This is a nice little book to have in one's library, especially if one has an interest in A.C. I suppose. Like a scrapbook, it contains a good number of photographs, black and white, at least a few of which have never before been published. A few rare poems like the Hymn to Terminus, that only the most avid collectors of rare Crowleyana such as myself are familiar with, are to be found in this 128 page book. The entire text of The "Rosicrucian" Scandal by Leo Vincey [A.C.] as well as that of a Simon Iff story, Big Game, have been published here. And the text ... well ... the text...
Basically the information printed in this book about Aleister Crowley and some of the people and things that have been influenced by Crowley's writings is ... well ... pretty basic; light and not unpleasantly superficial. As I have said, it is a nice little book. Nothing heavy. Nothing earth shattering. Yet well worth having.
Unfortunately the book is marred by the fact that there is a forward on page 7 by Colin Wilson, but if you gloss over this single page and do not pay too much attention to it you may fail to notice the fault.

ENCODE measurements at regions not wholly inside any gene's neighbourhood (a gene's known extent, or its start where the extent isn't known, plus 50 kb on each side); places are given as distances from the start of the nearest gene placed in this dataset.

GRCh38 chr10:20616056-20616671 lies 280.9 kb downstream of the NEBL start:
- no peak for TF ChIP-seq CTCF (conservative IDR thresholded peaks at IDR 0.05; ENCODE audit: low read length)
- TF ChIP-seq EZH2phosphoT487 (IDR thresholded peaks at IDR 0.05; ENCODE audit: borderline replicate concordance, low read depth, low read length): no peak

Robertson's view of Crowley is sometimes slightly faulted by superficiality and perhaps a lack of subjectivity, seeing A.C. and his life from the viewpoint of his own life, desires and peculiarities. For instance, Robertson wrote of young Alick, "He coupled lustily with friends of both sexes (including H C J Pollitt, a gay friend of Beardsley's)..." While I am certainly not saying that A.C. never experimented with or practiced homosexuality, the evidence seems to indicate that while he had a kind of schoolboy crush on this feminine female impersonator with long blond hair, the relationship with Pollitt never became intimate - which is probably a shame, in a way, all things considered. Robertson, however, to judge from his photograph on the dust jacket and some of the other things he has written, probably wished too much that they had been intimate because if he had been in A.C.'s shoes that is the way it would have worked out. I am certainly not judging lifestyle and sexual preference here, but merely pointing out how the lifestyle and preferences of an author colour and shade his perception, throwing objectivity at least a little out of kilter and so cause inaccuracies to manifest themselves.
And of course there are technical misquotes such as "Do What Thou Wilt Shall Be The Whole Of The Law" - only the D and the final L should be capitalized - but Robertson almost made up for this by following it with
"misinterpreted by many as a license to go wild and indulge one's whims, failing to see the real meaning was that one should discover one's true will." [Italics mine.]
Again, superficial, but it is better than not explaining at all or as many others enjoy doing, misinterpreting the Law of Thelema as a license to pursue ego-gratification at any expense.